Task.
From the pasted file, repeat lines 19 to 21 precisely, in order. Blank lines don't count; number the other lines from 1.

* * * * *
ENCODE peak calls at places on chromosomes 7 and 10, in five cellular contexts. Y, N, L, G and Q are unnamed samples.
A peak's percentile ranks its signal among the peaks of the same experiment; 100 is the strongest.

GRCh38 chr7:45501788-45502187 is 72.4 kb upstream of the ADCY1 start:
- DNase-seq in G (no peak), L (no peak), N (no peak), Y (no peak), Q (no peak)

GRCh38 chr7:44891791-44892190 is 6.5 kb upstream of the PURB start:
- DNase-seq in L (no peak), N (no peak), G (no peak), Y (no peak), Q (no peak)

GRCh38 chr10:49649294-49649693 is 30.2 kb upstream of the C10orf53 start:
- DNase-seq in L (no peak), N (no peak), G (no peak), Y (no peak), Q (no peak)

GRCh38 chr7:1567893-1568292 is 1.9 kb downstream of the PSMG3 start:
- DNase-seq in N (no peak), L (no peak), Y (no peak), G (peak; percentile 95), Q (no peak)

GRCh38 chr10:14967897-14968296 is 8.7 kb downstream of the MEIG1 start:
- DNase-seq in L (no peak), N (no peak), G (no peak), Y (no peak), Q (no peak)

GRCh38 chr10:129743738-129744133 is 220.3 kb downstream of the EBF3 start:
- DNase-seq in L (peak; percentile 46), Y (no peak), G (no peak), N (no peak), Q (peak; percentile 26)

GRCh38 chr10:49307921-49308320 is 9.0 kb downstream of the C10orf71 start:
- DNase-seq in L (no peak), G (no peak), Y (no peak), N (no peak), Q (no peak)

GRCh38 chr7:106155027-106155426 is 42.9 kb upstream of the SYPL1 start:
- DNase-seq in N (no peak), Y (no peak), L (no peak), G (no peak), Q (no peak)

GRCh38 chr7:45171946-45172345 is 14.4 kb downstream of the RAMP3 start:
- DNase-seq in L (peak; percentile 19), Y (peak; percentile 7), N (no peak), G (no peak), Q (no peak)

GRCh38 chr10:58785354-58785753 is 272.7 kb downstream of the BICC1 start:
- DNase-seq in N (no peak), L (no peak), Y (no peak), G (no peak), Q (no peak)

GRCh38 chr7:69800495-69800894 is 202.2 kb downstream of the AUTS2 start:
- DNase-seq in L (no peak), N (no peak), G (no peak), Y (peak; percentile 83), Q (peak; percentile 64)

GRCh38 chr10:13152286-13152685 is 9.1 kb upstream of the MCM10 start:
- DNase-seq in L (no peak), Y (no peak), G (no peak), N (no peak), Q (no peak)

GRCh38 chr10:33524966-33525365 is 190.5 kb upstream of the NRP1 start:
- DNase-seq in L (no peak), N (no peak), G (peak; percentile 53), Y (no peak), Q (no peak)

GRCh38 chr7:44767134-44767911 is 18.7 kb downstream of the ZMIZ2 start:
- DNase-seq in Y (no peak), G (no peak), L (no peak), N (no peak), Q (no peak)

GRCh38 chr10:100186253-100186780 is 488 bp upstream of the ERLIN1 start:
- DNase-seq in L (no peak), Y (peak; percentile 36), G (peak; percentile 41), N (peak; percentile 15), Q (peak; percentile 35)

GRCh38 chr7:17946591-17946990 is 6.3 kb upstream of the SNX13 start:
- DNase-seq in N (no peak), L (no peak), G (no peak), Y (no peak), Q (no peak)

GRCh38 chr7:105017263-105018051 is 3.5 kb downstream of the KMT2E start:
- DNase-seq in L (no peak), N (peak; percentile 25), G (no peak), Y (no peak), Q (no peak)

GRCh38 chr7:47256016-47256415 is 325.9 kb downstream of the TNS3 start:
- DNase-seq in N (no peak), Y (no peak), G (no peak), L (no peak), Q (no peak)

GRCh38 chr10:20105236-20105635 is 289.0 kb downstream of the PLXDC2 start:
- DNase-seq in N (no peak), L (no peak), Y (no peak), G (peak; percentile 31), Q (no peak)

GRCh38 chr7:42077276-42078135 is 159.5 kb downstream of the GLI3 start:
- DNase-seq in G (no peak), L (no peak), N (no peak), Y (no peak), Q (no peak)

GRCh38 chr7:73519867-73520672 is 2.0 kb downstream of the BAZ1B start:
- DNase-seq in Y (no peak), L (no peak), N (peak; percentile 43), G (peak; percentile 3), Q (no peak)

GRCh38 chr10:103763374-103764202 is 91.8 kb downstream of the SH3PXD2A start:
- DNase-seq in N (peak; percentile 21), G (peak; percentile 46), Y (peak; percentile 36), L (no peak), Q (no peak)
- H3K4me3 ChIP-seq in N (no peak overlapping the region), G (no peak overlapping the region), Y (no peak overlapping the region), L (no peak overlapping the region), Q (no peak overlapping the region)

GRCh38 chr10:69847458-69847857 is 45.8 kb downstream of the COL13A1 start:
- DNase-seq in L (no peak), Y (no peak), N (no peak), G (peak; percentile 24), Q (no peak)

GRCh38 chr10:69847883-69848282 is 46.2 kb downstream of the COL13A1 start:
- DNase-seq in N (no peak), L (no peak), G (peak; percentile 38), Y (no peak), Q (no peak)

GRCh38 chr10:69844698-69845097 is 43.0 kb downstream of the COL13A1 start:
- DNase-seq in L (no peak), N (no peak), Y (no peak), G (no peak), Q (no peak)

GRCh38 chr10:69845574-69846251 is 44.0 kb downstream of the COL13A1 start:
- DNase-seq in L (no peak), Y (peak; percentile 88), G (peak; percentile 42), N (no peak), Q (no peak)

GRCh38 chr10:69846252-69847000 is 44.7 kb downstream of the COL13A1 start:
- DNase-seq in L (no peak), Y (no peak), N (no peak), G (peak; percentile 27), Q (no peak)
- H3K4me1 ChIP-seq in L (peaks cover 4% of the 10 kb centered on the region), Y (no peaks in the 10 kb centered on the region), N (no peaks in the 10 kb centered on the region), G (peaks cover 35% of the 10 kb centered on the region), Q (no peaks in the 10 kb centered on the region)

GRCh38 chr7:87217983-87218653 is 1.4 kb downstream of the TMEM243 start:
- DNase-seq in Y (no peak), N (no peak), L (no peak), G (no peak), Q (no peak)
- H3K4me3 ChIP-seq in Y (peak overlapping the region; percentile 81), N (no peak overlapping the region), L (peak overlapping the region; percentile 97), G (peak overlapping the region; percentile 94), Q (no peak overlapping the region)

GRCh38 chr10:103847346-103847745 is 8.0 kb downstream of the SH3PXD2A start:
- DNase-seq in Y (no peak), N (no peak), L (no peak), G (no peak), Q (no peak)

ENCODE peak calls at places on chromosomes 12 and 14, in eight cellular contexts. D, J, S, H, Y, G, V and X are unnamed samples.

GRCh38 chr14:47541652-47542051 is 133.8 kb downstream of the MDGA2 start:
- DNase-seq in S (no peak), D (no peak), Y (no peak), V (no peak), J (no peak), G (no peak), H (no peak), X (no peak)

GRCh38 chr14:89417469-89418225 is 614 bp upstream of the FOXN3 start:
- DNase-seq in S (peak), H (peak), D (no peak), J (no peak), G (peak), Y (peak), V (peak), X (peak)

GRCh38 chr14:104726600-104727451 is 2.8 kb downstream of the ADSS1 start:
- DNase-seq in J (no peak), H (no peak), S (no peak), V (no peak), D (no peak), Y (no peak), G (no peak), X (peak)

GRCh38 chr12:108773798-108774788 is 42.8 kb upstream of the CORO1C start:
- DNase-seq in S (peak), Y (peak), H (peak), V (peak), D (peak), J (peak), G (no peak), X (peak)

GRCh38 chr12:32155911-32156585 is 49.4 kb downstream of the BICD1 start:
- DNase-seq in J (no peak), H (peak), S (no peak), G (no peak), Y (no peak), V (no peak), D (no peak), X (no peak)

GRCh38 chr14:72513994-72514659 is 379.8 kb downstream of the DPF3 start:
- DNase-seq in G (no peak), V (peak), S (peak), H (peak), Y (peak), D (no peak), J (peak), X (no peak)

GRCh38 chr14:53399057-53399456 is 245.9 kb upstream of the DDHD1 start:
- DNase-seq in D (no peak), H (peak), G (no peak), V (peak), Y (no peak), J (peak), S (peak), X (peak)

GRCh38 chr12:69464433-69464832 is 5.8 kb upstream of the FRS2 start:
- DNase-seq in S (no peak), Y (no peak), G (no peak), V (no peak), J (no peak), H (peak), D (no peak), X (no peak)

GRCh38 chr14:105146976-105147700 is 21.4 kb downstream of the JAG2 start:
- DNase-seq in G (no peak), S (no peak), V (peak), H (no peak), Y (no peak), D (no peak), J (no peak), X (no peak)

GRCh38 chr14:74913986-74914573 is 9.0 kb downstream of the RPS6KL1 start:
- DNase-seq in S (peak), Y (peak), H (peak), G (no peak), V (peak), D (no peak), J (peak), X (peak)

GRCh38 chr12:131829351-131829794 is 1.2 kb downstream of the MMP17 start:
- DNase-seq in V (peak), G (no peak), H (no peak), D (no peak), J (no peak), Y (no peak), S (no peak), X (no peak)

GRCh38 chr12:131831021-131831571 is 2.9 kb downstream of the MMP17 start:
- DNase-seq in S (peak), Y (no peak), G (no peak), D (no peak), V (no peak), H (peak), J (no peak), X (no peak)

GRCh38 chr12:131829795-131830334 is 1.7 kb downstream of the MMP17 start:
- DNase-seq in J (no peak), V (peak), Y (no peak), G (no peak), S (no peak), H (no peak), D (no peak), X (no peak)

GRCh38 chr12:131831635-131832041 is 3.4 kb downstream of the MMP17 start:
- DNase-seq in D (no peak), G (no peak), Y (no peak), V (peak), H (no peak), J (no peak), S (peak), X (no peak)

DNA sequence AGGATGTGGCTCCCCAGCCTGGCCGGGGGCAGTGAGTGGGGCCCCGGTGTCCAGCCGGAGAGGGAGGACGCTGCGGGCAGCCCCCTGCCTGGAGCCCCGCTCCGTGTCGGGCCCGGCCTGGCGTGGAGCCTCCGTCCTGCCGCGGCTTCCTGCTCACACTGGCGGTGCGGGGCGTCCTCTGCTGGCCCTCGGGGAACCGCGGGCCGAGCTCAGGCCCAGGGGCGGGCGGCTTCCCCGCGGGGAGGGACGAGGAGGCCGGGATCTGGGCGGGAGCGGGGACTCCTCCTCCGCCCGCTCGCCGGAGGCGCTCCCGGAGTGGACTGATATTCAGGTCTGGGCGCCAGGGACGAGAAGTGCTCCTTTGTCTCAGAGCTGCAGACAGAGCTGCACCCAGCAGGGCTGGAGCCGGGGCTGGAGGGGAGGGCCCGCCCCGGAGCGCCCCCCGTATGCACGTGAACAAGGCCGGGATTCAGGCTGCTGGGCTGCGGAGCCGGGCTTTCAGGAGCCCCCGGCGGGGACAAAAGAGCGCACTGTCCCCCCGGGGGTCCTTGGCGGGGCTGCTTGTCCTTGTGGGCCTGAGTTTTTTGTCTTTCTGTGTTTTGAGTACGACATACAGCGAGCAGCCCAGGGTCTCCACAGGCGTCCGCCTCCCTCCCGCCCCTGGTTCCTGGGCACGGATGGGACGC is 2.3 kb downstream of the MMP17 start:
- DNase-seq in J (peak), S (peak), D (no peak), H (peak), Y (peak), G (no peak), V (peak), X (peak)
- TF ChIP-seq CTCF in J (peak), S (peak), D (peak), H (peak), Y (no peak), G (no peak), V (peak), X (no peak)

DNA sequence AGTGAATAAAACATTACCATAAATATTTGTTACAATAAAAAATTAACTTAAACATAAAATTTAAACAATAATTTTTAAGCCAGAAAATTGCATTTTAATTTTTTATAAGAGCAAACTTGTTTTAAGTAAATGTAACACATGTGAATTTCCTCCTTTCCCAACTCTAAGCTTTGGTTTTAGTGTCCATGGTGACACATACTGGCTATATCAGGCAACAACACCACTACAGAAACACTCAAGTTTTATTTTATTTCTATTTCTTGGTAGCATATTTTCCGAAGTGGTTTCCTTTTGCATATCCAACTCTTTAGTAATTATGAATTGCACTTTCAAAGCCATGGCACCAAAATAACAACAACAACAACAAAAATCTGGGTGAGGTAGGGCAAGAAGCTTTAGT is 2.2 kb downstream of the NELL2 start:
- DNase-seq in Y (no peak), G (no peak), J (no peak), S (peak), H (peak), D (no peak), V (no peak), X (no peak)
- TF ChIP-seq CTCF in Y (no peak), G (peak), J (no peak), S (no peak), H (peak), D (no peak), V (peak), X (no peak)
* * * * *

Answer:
GRCh38 chr7:45171946-45172345 is 14.4 kb downstream of the RAMP3 start:
- DNase-seq in L (peak; percentile 19), Y (peak; percentile 7), N (no peak), G (no peak), Q (no peak)

GRCh38 chr10:58785354-58785753 is 272.7 kb downstream of the BICC1 start: